“Something I think is special about this performance is in a lot of ways it’s the antithesis of what a pop star would do at an awards show,” Durell told ABCNews.com. “Everything was very stripped down. But I think what drove that decision is it really allowed the viewers and the audience to access the journey that Pink and Colt were taking us on in this performance.”
“We really wanted it to feel as though you were a fly on the wall and got a glimpse into someone’s struggle,” Florez said.
Pink’s remarkable dancing skills and sheer physicality took center stage as she performed on a simple set of a decrepit house wearing sparse clothing and rainbow-colored body-paint.
The performance opened with the singer balancing upside-down on Prattes shoulders, followed by intensely athletic, though balletic, sequences that mimicked fighting. The dance climaxed with the pair throwing each other into furniture while flames flickered in the background.
Remarkably, Pink sang live throughout the performance.
“First and foremost, she’s an amazing vocalist and would never compromise that in a live performance,” Florez said.
As a jumping off point for the AMA performance, Florez and Durell used the video for “Try,” which debuted in October and also features Prattes and some of the same acrobatic, sometimes anguished, moves intercut with scenes of Pink singing in a barren field.
In a statement before the video’s release, Pink called it “my favorite video ever.”
“It was the most violent, fun thing I’ve ever done in my life,” she said in a behind-the-scenes video. “The whole crew is fabulous. I’m in love with everyone. I never want this to end.”
Hours before the video premiered, Pink tweeted, “My mom, after seeing the new video: ‘Wow, honey. I’m speechless. And uncomfortable. No one can ever say you play it safe.’ Thanks, mama:).”
The video, unlike Pink’s AMA performance, was recorded in segments.
“Our running joke was ‘No one could ever do this live,’” Florez said about the video, for which Pink rehearsed for two weeks. “Then came AMA time and Pink said she wanted to recreate this live and we were like, ‘Oh my goodness.’”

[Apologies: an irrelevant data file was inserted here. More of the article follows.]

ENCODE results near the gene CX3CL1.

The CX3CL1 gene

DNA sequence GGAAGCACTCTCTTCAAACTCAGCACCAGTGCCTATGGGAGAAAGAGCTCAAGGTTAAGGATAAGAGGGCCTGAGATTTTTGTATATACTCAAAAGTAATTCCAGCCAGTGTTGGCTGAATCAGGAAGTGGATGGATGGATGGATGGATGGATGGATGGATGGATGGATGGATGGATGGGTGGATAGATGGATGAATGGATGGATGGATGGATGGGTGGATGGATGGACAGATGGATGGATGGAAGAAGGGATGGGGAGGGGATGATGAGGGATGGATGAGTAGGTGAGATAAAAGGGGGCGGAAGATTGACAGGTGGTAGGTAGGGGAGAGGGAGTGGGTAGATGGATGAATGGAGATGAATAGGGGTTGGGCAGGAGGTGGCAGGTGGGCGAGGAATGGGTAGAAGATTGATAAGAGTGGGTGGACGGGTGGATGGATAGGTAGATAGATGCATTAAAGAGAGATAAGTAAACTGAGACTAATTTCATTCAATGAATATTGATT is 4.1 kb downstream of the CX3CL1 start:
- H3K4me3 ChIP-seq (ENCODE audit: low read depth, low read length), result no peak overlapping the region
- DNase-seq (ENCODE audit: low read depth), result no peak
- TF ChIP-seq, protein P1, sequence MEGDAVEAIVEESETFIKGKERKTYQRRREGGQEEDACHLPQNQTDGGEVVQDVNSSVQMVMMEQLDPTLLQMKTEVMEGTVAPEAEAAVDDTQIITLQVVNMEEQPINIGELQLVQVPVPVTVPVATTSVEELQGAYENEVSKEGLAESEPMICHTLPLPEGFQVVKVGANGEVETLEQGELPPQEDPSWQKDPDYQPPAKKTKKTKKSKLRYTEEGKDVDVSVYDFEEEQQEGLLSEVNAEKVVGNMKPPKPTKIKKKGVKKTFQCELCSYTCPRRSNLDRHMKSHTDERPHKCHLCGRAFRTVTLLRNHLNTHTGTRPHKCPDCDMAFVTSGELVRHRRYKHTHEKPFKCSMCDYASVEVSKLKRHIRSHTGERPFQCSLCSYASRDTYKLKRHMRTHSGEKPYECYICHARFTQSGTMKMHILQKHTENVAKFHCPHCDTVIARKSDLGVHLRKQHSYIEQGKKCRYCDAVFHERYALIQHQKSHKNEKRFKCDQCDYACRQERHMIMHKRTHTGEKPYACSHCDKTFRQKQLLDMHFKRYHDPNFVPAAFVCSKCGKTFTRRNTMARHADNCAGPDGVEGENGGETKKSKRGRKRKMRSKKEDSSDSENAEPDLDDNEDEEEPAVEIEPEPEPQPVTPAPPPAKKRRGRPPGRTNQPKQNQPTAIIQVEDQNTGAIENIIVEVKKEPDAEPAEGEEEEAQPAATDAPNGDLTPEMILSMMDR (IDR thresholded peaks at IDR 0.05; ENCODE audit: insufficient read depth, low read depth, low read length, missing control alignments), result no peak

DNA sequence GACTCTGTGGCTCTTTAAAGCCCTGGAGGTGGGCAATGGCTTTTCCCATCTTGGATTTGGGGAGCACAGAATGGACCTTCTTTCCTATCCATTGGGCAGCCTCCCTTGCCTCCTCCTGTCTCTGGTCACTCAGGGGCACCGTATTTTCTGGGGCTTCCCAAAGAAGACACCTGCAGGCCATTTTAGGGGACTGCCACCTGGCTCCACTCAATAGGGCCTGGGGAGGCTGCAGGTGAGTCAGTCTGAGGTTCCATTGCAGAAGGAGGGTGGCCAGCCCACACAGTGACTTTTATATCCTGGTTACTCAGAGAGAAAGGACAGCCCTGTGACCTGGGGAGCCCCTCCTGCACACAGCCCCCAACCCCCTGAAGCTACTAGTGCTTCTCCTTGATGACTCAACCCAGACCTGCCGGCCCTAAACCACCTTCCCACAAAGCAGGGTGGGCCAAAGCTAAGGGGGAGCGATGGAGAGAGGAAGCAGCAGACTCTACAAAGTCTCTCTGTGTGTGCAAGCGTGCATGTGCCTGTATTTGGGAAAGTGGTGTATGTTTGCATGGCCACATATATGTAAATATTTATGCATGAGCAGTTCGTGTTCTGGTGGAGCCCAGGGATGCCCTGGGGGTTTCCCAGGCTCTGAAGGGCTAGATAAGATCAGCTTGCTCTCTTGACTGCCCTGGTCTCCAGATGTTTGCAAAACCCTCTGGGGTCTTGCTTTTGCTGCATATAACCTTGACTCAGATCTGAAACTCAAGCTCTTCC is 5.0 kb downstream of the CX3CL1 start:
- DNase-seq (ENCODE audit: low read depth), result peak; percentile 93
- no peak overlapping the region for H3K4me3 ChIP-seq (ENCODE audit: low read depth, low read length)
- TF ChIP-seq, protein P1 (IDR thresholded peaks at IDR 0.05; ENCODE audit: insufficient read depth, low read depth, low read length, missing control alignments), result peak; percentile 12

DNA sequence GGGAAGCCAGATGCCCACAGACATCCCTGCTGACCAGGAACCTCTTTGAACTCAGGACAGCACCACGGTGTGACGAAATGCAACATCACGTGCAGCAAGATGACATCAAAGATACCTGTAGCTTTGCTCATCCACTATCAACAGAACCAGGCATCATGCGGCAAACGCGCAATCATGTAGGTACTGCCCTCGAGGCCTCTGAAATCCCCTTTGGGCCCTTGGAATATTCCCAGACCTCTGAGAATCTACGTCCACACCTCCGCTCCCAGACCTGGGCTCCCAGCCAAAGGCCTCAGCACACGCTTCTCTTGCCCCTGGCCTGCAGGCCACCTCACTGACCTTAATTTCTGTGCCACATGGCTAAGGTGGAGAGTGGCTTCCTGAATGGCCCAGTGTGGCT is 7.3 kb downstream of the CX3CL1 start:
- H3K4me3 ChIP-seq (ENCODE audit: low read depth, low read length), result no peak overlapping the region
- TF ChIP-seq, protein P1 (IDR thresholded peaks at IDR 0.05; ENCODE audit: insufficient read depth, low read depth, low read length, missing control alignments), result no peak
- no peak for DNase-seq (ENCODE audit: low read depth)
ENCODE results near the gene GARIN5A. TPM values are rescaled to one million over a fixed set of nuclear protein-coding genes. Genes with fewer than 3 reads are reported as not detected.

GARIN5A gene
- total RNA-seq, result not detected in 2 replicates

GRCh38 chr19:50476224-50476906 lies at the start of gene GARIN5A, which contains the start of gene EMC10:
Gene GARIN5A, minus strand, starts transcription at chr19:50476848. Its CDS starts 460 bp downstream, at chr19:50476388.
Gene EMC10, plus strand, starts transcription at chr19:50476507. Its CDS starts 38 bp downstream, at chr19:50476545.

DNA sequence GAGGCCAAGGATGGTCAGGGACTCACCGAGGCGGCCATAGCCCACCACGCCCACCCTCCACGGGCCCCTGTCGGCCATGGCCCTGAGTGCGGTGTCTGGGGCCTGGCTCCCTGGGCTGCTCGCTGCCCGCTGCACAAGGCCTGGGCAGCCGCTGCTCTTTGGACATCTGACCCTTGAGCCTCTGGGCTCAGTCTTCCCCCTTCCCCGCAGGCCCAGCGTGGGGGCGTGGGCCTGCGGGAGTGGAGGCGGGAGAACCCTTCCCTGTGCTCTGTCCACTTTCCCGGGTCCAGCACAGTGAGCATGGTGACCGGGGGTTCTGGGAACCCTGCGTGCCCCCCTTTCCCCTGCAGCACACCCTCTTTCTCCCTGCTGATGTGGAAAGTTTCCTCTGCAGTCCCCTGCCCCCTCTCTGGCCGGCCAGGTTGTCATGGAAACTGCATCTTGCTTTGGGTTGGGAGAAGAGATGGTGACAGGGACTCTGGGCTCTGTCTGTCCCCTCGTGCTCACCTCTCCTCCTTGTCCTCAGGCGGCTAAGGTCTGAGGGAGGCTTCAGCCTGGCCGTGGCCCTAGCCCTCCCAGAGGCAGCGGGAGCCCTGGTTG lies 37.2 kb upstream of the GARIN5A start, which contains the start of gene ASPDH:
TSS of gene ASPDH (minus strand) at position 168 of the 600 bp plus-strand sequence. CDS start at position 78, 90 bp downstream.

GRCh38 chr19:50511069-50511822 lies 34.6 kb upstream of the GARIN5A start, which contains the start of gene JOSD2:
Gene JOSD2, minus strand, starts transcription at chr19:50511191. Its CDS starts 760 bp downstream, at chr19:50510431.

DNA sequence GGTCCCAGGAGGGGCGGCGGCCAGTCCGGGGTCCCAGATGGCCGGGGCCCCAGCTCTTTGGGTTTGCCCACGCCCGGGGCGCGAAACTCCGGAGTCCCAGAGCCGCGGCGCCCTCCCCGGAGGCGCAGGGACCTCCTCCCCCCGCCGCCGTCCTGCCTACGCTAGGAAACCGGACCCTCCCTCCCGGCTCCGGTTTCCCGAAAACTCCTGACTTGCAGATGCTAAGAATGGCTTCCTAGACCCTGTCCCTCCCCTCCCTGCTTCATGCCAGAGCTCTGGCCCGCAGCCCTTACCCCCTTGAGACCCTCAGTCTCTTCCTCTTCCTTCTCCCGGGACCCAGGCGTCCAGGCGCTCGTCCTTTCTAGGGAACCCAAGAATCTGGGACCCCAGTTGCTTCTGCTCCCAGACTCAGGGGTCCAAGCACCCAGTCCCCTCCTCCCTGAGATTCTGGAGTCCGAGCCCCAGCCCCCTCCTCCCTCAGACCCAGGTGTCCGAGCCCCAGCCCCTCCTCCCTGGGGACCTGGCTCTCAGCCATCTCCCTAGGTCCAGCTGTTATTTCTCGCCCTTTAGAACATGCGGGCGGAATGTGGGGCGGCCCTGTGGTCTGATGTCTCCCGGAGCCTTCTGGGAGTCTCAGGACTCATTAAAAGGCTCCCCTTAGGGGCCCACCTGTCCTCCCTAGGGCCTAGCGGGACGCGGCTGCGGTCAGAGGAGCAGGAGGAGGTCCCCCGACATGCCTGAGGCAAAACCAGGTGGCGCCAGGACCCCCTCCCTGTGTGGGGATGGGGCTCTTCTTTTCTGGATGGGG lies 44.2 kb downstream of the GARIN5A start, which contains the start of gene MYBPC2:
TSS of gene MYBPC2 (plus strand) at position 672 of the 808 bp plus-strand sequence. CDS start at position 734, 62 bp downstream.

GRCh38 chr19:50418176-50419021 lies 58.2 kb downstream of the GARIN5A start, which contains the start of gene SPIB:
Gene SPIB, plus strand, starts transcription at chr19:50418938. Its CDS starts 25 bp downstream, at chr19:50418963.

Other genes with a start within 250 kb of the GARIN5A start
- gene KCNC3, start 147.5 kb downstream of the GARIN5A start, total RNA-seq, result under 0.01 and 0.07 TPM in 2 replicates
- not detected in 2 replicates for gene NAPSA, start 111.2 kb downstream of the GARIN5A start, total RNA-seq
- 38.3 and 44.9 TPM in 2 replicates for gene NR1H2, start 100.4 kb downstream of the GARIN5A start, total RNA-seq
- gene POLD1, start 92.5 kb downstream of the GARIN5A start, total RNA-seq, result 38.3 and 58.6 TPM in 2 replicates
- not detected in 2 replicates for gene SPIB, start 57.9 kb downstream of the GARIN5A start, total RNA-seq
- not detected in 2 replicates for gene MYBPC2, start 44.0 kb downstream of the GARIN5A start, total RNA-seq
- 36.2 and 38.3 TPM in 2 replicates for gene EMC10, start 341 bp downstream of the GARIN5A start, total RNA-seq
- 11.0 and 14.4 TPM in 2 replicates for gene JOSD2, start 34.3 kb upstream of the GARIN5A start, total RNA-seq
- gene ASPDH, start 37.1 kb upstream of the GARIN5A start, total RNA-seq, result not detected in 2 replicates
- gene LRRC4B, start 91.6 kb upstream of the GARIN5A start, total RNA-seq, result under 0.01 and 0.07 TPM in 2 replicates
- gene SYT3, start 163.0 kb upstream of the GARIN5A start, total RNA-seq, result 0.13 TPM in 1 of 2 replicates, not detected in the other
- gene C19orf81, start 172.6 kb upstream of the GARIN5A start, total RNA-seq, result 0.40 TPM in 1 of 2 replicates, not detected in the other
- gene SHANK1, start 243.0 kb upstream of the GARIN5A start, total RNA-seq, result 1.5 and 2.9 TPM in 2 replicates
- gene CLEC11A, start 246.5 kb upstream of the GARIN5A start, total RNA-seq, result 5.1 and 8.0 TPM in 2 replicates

Pink not only turned in a flawless performance, she had the audience standing from the very beginning.
“As soon as she is in the neck-to-neck balancing pose, we start to see everyone in the audience standing up,” Florez said. “We were hoping it would get a good response at the end, but from the moment it started you see people rise out of their seats.”
The last time Pink earned a standing ovation was for her performance at the 2010 Grammy Awards, where she performed her song “Glitter in the Air” while twirling around nearly naked in a fabric trapeze suspended high above the audience.
Incredibly, the singer has no formal training as a dancer beyond childhood dance classes, though Durell said, “Naturally she’s such an amazing dancer.”
But what she lacks in training she makes up for in determination.
“Pink just has such drive and she’s such a perfectionist,” Durell said. “If you give her a correction once, the next time you watch it, she’s already implementing it.
“Not only that, she’s asking for it,” Durell said. “Like she’ll say, ‘Be hard on me, guys.’ She wants to be her best.’”
Days before the performance, Pink pulled her hip flexor and an old shoulder injury flared up, but she told the choreographers not to worry.
“But I really hope she’s resting today,” Durell said, “and really nurturing and appreciating her body because she deserves it.”
It would seem so.
After getting praise from her husband, race car driver Carey Hart (“Wifey @Pink killed the
#AMAs tonight,” he tweeted) and Ellen Degeneres (“I love @Pink! That performance was incredible,” she tweeted), the singer tweeted, “Thank you. Advil. Happy you all enjoyed it, truly.”